When I first went natural I noticed how strangers, esp. black folks, esp. black WOMEN, would look at me in shock and horror. I'm a dark-skinned woman and my hair is certifiably kinky…it's been 14 years and I have yet to hear that my "good" hair "allows" me to be natural.

    But by going natural, my hair routine went from hellish to heavenly…I'm not kidding! And my short kinky hair felt FAR better and broke a LOT less than my relaxed hair. I found myself asking myself: "How can something that feels this good be bad?"

    It didn't take too long after that to realize that everything I'd been taught about my hair was a LIE and that, at the worst, I'd been led to believe that I couldn't be beautiful the way I am. The truth will set you free…and in my case at least, with that freedom came confidence!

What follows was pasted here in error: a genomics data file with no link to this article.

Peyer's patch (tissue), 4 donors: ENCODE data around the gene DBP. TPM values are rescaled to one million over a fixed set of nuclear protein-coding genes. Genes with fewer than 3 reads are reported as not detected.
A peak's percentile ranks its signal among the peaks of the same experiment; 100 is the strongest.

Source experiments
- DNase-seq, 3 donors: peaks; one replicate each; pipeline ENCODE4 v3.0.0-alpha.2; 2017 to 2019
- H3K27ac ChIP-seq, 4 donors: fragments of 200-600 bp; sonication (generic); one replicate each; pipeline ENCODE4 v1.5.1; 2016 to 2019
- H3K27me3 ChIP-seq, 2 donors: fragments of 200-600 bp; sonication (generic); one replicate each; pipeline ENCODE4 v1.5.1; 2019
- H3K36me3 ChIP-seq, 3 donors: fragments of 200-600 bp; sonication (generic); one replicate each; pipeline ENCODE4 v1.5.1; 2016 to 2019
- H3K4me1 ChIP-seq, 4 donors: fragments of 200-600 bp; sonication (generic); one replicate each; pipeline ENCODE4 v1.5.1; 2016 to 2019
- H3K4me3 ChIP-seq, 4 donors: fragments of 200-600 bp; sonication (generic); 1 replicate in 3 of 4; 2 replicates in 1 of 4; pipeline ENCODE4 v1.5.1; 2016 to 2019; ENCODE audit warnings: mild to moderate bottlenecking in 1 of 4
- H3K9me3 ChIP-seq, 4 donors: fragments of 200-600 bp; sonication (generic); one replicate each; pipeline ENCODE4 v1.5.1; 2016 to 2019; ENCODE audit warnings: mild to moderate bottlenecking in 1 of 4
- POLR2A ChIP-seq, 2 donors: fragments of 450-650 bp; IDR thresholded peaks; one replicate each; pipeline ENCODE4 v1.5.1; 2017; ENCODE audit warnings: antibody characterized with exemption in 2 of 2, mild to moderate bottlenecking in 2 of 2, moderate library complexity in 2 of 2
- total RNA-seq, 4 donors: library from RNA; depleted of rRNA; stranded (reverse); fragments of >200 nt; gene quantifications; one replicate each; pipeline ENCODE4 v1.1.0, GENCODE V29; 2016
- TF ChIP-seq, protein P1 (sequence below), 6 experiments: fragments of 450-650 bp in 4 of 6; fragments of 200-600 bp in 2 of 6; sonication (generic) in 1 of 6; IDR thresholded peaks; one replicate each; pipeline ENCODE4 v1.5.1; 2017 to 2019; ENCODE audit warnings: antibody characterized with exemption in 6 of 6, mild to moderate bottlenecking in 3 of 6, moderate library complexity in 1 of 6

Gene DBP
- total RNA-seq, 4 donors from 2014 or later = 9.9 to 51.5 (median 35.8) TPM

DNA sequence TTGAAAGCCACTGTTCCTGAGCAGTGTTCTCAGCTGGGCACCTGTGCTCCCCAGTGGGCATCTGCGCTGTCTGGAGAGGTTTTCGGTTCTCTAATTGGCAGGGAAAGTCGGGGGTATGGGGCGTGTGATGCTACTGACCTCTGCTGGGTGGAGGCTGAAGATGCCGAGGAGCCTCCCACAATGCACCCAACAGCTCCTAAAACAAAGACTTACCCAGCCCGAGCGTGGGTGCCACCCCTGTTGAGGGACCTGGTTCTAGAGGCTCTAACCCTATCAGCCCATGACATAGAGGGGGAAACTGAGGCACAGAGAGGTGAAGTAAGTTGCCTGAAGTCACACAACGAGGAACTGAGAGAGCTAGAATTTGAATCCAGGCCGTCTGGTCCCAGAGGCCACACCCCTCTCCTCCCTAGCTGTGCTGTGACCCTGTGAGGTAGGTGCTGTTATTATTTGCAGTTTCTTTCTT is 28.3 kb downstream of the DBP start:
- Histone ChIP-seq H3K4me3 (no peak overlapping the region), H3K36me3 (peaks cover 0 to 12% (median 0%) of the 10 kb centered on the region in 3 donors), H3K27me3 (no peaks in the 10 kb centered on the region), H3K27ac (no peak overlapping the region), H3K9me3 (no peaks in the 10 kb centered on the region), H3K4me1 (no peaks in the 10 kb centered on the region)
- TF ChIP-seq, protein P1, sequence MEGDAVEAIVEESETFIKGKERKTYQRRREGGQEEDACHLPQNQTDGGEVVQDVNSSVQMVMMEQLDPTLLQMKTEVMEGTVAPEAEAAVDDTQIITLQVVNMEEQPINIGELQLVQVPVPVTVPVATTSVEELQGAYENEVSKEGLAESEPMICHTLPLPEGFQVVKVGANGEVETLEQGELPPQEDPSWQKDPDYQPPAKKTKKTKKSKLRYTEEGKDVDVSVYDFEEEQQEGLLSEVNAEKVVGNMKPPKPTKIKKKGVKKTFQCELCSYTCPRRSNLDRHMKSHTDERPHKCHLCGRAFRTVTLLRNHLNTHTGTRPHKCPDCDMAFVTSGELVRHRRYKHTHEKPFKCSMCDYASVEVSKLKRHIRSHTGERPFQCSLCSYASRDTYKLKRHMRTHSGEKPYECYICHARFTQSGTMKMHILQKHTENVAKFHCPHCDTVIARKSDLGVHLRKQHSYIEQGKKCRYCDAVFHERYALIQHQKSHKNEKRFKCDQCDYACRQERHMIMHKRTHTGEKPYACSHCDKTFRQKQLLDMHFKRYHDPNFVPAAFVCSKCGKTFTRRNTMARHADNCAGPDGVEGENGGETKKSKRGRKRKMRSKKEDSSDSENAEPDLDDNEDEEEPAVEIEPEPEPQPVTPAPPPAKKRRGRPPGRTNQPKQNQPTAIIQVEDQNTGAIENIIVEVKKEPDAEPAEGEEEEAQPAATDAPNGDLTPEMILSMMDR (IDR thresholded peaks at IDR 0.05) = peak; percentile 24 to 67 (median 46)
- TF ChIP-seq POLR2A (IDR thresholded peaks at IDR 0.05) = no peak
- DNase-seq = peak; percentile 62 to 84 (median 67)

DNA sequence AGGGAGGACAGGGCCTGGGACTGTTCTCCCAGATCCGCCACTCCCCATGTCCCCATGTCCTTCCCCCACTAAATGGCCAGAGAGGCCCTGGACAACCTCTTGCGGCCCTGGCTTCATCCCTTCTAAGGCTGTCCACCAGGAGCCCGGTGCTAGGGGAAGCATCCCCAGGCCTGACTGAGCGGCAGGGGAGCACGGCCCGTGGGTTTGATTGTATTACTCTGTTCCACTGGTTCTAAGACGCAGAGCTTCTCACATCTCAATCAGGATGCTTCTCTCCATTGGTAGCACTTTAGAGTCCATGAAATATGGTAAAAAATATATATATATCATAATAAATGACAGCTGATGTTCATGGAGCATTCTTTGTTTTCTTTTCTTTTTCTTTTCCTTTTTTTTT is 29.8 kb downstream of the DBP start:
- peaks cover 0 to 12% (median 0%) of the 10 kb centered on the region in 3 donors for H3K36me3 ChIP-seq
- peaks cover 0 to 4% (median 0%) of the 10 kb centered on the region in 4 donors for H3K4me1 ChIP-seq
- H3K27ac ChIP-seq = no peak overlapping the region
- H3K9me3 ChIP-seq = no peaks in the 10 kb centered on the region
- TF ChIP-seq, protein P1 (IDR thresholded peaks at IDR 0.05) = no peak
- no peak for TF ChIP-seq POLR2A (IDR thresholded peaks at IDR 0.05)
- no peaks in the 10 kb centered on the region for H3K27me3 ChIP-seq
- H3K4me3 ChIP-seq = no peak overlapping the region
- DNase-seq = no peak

• Anonymous says:

    I agree with you about pretending to love me. Now I am learning to really love and accept me. When I look in the mirror I really like what I see. Its an awesome feeling.

  • Anonymous says:

    I am more confident because I am not afraid that my hair is going to frizz at the roots due to my sweating or because it's humid. When my hair was pressed I would be paranoid looking in every mirror or looking for my reflection in any store window thinking lord am I sweating my hair out!?. Now my energy is spent on thinking about things other than what my hair looks like so I give off an air of confidence.

  • Terra D says:

    I wrote this FFT because a lot of us are not aware of how amazing we are. Our hair should not define us, but in most cases it does, in such a way that we panic and freak when we must part with it. In going natural, I realized that I was afraid of what I would "look like". You know the infamous "Girl, you look great with natural hair, but I don't have the face for it!" I was that person. When I went natural I quickly realized that I had to love me for me, not my hair! Now I rock my natural hair to the fullest and if it's straight, I rock that like it's the best blow out in the room!

  • Anonymous says: